Another important point to consider is the age of onset of chronic otitis media. In the literature, this is used in the age of the perforation. For example, patients with retained ventilation tube, who underwent tympanoplasty during the removal of the tube and who did not suffer changes due to chronic inflammation are said to be at age “zero” of the perforation. This population differs from those whose perforation occurred either after a process of otitis, or secondary to the extrusion of a tube, but for whom a determined period of time passed before the tympanoplasty was performed . In that same study, the authors found a statistically significant relation between the age at which the ear was perforated and the result of the surgery; nevertheless, upon excluding the patients at age zero of the perforation, this relation loses significance. In other studies, no relation was found between these factors [1,4,9]. The sample size of our study was small; however, the age of onset of chronic otitis media was associated with the success of tympanoplasty.
For patients with craniofacial dysmorphias (basically, the sequelae of cleft lip or cleft palate), the results of tympanoplasty are controversial. On one hand, Dornhoffer et al., in a series of 20 patients, with a total of 26 otological surgeries, concluded that tympanoplasty is a reasonable treatment for patients with sequelae of cleft lip or cleft palate. In that work and in the current study, the same three criteria of success were used and similar results were obtained . In a retrospective study of 26 patients who had sequelae to cleft lip or cleft palate and who underwent tympanoplasty, no statistically significant difference was found in the results for integration of the graft, hearing, and the necessary equalizing of pressure in the Eustachian tube, as compared with the results for patients of the same age without cleft palate . Despite the small sample size in our study, this variable was related with the prognoses of the patients, one reason in this study would be that the increased technical difficulty encountered in performing tympanoplasty on patients with craniofacial dysmorphia tends to negatively affect the outcome of the surgery.
One limitation of this study was that, with the seven variables included in the predictive model, it was possible to predict only 81% of the successful outcomes. In the validation study, all patients with a successful evolution could be predicted. Nevertheless, the specificity was only 67%; therefore, it was expected that this model could not predict 33% of the failures. In the present study, 17% of the patients who had been predicted to have successful outcomes had, in fact, unfavorable post-surgical evolutions. However, the predictive model produced better results than did analyzing each variable separately. The model that included the three outcome criteria was the most equilibrated of these models was the one that incorporated all three parameters of success as the outcome criterion, because it predicted a greatest number of failures without affecting the percentage of predicted successes.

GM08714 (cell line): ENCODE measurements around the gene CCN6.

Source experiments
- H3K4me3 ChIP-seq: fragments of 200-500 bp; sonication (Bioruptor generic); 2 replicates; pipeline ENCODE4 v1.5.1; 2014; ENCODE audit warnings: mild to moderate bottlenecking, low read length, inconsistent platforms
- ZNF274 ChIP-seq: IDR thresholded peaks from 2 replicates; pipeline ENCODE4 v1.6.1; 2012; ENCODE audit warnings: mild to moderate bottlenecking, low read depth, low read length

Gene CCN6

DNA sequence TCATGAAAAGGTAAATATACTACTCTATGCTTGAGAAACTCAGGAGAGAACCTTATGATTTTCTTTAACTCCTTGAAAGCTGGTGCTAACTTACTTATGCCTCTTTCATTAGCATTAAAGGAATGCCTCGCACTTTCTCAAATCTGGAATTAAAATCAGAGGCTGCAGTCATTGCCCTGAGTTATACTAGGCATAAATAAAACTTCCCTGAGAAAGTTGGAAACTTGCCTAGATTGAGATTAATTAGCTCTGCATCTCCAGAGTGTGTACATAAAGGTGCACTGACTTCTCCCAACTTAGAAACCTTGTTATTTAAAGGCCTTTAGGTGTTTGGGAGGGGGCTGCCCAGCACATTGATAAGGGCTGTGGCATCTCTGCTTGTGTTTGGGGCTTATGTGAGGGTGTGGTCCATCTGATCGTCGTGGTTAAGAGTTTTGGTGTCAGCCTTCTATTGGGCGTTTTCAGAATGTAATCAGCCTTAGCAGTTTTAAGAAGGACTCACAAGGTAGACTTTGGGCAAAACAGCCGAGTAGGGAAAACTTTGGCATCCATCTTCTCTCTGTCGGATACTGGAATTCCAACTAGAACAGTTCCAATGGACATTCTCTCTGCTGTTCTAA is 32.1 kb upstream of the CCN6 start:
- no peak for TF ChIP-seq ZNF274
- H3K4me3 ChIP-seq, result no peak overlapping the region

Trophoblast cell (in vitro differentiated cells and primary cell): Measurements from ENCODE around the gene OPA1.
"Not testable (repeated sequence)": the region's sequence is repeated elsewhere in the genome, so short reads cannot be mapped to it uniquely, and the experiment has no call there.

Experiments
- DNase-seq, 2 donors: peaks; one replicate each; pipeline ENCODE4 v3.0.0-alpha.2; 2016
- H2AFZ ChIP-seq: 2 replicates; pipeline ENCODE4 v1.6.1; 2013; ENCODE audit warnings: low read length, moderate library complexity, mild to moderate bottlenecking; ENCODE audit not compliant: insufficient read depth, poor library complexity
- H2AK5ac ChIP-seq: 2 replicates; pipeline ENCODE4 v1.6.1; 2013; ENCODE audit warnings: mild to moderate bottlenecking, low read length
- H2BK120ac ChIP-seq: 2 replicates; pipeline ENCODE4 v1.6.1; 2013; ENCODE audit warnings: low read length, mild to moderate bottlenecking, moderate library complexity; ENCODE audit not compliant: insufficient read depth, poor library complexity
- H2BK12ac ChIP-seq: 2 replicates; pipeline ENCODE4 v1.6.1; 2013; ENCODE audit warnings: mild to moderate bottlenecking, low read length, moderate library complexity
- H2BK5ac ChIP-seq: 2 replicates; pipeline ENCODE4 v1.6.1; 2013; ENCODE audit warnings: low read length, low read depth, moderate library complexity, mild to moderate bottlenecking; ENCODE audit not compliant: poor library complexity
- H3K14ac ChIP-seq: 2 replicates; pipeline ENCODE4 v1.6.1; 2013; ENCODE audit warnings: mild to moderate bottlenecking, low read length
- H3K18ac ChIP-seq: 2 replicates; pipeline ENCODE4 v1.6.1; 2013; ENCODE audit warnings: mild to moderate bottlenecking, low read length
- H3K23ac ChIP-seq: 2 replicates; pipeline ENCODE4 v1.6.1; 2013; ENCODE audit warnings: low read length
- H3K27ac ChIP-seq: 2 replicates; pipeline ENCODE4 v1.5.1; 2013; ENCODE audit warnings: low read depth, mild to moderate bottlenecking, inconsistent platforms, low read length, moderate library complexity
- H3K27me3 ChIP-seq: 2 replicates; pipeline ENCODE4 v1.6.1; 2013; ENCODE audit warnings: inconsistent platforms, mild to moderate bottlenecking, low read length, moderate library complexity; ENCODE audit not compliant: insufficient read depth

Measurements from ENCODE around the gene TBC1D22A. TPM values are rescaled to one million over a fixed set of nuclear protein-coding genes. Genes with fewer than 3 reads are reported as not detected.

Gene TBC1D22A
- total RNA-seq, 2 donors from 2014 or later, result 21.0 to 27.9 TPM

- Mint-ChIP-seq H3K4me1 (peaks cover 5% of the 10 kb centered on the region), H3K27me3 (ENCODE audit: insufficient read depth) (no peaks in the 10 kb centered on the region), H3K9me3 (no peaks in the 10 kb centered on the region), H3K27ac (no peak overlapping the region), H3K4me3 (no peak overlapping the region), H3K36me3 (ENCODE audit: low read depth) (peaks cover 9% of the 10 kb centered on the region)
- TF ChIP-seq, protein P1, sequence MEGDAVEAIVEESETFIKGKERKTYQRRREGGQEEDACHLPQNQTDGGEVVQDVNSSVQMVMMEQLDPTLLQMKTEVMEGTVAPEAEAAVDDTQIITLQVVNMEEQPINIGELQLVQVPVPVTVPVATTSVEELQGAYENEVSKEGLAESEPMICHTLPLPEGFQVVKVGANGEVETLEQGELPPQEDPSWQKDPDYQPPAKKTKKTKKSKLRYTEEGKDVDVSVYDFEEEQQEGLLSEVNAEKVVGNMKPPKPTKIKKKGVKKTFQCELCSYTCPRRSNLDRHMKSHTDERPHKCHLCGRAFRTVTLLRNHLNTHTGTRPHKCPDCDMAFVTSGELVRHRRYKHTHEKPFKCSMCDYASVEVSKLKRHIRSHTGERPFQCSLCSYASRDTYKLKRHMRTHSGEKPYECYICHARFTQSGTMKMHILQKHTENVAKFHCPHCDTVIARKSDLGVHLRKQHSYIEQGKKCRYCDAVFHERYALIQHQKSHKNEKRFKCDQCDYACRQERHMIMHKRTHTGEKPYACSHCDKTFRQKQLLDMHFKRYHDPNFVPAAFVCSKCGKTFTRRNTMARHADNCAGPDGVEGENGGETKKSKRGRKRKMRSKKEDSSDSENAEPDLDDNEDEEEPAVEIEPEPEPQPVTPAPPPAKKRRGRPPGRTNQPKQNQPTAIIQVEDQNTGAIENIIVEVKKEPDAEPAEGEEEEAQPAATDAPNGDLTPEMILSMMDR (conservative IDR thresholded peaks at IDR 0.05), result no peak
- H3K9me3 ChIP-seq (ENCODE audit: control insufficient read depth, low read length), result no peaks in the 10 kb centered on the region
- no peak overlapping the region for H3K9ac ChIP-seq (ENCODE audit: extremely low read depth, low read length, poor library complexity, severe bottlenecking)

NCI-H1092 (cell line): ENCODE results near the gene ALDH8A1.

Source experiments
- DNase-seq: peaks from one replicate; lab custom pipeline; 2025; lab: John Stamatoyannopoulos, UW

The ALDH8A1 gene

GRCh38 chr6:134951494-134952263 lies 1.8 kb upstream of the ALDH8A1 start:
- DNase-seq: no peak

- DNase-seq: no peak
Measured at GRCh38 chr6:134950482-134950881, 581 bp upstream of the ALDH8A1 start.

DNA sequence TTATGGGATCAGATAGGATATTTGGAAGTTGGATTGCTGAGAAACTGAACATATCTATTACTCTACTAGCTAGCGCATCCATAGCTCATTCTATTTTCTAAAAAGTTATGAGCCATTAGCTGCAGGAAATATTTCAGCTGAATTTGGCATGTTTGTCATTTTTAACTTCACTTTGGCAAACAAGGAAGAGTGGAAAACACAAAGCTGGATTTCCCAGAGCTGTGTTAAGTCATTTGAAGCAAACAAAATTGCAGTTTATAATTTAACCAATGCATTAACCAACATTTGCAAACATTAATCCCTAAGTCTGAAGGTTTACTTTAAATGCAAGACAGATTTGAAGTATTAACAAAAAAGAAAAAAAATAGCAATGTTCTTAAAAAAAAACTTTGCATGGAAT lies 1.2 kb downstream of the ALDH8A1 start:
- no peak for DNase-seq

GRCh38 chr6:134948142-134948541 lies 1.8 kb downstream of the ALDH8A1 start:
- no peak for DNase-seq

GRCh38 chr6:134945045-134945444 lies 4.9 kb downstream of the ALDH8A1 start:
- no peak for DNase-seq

As mentioned above, the sample size of this study is its main limitation; thus, it will be necessary to include a greater range of patients in order to evaluate the benefit of the prognostic index presented here. As indicated by Sackett et al. , it is preferable to quantify the probability of success of a therapeutic intervention when explaining the intervention to a patient or to the patient’s family members, because a calculated value provides them with a more objective tool with which to make a decision as to whether an intervention is appropriate or not.
The proposed model provides the pediatrician and the otolaryngologist a tool with which to quantify the probability of success that a patient, who presents with chronic perforation of the tympanic membrane and requires surgical intervention, will have.
The authors declare that they have no competing interests.
All five authors conceived the study, participated in the design and coordination of the study, and helped to draft the manuscript. NEBE and JMMA performed the statistical analysis. All authors read and approved the final manuscript.
The pre-publication history for this paper can be accessed here:
This study was partially funded by a grant (SALUD-2009-C02-127089) from the Fondo Sectorial de Investigación en Salud del Consejo Nacional de Ciencia y Técnología de México. The authors thank Veronica Yakoleff for translating the original Spanish manuscript and for helpful comments. The authors thank the Coordinación de Investigación en Salud of the IMSS for covering the cost of the translation.